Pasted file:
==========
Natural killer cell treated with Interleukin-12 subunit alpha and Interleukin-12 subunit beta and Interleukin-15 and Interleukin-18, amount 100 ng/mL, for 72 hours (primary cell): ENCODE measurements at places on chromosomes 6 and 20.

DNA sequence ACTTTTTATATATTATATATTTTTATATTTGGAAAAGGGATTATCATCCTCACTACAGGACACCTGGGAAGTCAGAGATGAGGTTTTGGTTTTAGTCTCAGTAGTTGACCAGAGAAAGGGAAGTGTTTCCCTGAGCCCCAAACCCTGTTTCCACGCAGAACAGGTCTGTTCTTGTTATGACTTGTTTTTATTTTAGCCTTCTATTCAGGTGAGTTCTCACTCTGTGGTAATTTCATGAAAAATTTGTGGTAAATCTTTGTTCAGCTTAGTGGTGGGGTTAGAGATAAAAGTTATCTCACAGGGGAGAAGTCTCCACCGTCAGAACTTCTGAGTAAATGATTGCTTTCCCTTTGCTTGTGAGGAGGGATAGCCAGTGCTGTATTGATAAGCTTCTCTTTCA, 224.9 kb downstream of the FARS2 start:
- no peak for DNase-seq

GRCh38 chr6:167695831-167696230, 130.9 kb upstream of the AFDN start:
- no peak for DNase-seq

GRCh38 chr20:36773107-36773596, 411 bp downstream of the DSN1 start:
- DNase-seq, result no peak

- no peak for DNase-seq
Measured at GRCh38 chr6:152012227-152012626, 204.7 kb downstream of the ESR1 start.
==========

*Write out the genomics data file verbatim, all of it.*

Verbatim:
Natural killer cell treated with Interleukin-12 subunit alpha and Interleukin-12 subunit beta and Interleukin-15 and Interleukin-18, amount 100 ng/mL, for 72 hours (primary cell): ENCODE measurements at places on chromosomes 6 and 20.

DNA sequence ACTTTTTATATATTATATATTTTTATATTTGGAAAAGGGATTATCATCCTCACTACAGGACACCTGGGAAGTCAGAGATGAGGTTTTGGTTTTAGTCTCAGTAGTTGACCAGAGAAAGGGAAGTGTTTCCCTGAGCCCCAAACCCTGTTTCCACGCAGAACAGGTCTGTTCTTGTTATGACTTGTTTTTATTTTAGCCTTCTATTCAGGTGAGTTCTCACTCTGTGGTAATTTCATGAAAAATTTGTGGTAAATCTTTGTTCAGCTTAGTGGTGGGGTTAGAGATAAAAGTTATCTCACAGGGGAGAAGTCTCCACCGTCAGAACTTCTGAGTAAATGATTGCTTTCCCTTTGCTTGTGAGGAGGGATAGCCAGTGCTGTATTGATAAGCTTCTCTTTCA, 224.9 kb downstream of the FARS2 start:
- no peak for DNase-seq

GRCh38 chr6:167695831-167696230, 130.9 kb upstream of the AFDN start:
- no peak for DNase-seq

GRCh38 chr20:36773107-36773596, 411 bp downstream of the DSN1 start:
- DNase-seq, result no peak

- no peak for DNase-seq
Measured at GRCh38 chr6:152012227-152012626, 204.7 kb downstream of the ESR1 start.